The following is excerpted from the Church News. To read the full article, CLICK HERE.

Walking the grounds of the renovated Washington D.C. TemplePresident Russell M. Nelson looked to the iconic edifice and spoke of the “magnificence of the work done” to beautify and renew the sacred site.

“We are very grateful,” he said. “This temple will stand now for another generation or two.”

The leader of The Church of Jesus Christ of Latter-day Saints rededicated the temple today as a place where all who enter will “feel of Thy presence and to know of Thy love.”

He praised the “magnificent work” of the craftsmen, engineers and architects and — amid unseasonably mild temperatures — expressed gratitude for the beautiful day.

“Let it be known Who is in charge,” he said. Weather in Washington, D.C., “is not always like this.”

The temple — the first Latter-day Saint edifice built in the eastern United States — was closed in 2018 to renovate mechanical and electrical systems and refresh finishes and furnishings.

The nearly 160,000-square-foot temple sits on 52 acres and serves 123,000 members of The Church of Jesus Christ of Latter-day Saints in Washington, D.C.; Pennsylvania; Virginia; West Virginia; and Maryland. It is located 10 miles north of the United States Capitol.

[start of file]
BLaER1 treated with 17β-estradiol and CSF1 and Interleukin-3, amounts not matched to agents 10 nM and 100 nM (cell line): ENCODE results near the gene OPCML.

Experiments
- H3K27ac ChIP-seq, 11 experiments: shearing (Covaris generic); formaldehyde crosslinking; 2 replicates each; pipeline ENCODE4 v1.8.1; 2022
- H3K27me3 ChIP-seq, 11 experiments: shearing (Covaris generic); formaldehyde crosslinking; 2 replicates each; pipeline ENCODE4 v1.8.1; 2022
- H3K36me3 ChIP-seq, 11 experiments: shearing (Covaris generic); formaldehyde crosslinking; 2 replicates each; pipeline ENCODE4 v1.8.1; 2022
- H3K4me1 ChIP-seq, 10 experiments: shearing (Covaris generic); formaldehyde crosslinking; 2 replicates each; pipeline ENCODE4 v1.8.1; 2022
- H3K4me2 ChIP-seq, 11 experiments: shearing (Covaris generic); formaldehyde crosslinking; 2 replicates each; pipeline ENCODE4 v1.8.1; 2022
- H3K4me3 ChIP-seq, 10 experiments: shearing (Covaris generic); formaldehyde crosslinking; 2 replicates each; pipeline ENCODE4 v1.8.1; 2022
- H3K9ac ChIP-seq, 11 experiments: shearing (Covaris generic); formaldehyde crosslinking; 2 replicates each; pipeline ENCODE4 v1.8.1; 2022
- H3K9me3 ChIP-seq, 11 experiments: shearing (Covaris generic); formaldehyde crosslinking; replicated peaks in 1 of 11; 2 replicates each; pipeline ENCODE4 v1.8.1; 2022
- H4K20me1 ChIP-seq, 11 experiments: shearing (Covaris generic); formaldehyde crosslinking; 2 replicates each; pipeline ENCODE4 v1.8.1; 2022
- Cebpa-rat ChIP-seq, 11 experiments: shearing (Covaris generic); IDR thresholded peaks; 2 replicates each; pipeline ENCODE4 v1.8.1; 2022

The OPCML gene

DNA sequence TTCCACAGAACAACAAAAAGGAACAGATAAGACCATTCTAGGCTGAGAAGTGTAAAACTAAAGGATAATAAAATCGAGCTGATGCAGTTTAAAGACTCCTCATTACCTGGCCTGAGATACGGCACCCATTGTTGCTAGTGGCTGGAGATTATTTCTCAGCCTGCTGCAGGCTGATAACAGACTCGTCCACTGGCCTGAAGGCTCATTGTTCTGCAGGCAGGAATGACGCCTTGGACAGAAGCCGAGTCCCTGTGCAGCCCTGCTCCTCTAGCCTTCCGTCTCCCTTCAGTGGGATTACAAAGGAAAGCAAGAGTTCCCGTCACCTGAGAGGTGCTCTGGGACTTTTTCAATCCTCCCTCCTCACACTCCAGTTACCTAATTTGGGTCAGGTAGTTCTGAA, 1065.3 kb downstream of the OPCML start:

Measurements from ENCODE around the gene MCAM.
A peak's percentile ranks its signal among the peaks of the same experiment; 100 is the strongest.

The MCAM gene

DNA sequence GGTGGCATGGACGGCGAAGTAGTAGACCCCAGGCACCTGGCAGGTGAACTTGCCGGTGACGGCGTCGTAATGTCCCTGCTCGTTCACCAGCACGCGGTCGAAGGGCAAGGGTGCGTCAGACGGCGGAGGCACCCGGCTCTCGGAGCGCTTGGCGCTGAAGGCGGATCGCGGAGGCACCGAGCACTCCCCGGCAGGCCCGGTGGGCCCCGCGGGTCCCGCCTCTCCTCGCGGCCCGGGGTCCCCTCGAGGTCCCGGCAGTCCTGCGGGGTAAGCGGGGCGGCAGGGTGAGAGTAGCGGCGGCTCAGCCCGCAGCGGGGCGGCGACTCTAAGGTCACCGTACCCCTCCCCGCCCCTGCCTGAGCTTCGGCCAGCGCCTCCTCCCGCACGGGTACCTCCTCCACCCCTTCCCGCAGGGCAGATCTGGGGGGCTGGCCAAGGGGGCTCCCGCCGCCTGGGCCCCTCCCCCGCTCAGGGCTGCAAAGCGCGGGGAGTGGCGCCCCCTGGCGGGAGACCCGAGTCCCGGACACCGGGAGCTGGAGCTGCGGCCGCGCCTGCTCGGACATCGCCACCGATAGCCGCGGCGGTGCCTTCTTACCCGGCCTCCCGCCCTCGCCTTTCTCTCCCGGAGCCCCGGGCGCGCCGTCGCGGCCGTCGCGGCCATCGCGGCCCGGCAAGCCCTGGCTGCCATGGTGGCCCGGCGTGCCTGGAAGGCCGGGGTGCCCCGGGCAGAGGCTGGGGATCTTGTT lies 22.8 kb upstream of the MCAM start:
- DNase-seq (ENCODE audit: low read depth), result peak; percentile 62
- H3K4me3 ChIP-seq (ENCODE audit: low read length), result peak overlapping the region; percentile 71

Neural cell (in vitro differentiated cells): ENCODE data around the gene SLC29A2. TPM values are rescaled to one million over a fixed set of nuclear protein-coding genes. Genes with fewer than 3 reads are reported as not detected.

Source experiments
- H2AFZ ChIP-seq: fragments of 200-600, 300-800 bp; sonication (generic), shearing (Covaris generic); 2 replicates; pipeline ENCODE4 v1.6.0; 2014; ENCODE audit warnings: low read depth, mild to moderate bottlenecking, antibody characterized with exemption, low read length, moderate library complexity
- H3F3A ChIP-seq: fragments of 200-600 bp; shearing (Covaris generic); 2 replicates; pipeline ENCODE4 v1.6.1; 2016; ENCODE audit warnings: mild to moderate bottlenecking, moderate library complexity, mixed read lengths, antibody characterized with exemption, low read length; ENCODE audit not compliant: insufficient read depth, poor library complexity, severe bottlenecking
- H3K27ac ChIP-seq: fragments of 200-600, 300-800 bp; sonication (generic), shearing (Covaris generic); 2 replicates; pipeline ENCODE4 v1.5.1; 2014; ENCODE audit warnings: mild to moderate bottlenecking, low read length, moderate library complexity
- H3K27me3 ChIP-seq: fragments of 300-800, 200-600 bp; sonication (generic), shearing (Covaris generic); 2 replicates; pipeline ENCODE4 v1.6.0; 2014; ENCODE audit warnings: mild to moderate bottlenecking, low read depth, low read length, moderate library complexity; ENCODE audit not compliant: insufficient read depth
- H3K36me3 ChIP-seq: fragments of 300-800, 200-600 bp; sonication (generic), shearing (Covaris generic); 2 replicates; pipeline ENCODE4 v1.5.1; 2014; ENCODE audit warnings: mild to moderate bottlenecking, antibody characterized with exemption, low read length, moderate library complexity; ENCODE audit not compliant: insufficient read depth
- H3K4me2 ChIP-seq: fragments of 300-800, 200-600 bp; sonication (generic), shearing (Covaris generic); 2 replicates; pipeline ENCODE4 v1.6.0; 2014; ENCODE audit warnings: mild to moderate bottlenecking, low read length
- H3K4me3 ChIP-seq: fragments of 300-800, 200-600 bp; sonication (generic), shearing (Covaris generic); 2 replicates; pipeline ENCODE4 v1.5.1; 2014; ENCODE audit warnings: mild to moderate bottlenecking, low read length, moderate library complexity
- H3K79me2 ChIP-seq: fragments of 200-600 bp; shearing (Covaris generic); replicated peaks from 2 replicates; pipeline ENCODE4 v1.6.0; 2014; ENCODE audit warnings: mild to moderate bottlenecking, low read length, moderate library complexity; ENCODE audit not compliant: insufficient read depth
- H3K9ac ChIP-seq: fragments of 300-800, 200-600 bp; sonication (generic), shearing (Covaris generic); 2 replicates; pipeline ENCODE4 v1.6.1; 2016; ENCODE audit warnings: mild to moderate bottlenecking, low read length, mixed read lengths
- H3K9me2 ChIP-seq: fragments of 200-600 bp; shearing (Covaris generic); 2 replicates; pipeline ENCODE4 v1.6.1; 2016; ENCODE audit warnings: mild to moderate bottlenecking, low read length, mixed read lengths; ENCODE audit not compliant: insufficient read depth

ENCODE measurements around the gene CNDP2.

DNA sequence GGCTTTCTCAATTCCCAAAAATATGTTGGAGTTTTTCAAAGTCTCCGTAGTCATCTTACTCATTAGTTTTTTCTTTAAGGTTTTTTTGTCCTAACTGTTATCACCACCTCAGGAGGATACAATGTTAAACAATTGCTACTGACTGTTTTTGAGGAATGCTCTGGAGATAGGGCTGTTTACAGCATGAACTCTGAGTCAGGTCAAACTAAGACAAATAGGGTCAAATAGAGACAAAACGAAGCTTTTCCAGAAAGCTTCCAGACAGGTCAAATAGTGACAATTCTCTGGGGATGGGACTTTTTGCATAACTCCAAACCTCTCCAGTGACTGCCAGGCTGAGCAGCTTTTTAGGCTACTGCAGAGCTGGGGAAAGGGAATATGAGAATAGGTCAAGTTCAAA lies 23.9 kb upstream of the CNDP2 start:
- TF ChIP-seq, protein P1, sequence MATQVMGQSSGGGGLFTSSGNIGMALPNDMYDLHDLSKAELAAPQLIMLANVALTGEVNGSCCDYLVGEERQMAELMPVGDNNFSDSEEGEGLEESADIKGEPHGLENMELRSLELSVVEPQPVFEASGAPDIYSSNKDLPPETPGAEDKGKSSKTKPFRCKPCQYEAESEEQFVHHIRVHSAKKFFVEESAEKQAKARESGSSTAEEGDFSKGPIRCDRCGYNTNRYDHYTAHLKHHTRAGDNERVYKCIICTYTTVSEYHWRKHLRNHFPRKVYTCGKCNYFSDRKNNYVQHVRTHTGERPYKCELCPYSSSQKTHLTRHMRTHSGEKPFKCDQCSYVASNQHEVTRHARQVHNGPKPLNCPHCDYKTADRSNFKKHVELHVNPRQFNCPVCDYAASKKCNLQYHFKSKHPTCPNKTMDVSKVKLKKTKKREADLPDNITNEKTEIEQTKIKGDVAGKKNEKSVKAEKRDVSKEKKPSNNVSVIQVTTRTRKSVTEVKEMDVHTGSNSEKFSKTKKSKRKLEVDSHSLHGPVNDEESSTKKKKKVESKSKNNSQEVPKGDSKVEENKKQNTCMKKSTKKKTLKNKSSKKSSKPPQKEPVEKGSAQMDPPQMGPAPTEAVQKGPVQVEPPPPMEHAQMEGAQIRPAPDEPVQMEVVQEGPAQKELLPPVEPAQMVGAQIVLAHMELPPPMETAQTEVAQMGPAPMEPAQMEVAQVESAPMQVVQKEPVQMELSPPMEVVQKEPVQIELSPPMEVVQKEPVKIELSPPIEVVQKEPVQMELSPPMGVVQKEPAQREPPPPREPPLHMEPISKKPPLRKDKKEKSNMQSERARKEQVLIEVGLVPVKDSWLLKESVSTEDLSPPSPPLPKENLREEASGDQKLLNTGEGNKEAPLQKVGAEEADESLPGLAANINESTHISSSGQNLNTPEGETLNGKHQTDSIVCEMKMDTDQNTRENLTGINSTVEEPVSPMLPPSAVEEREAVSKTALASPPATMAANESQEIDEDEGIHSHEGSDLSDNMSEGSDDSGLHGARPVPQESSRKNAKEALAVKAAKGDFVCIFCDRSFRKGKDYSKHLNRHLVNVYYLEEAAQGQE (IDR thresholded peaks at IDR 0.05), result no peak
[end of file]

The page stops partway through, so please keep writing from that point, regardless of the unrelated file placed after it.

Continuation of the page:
The iconic temple was announced in 1968 and was dedicated by President Spencer W. Kimball six years later.

At the invitation of President Kimball, then-Dr. Nelson attended the 1974 dedication. When one of the senior leaders got sick, President Nelson spent the morning with him, returning just in time to participate in a later session.

President Nelson said he will never forget the feeling in the temple.

“The temple is more beautiful now than it ever was before, and it was stunning before. … This temple has been renewed. There is more light.”

Silver lining of pandemic

The dedication marks President Nelson’s first travels outside of Utah since the beginning of the COVID-19 pandemic. It is wonderful to be with the people again, he said with great emphasis, “but I’ve really never left them.”

The silver lining of the pandemic — which delayed the rededication of the temple by more than one year — was learning to engage with Latter-day Saints without getting on an airplane, he said.

In recent months, President Nelson has addressed, via technology, Latter-day Saints in Venezuela and Europe as well as California, and Oklahoma. He also spoke to young adults worldwide.

While he loves being out among Latter-day Saints, President Nelson said he had to make a difficult choice. “We really wanted to protect the people,” he said. “And when the president of the Church goes anywhere, there are a lot of people who want to come hear what he has to say.”

Because of lingering COVID-19 variants, participants in the temple dedication wore masks inside the temple.

To read the full article, CLICK HERE.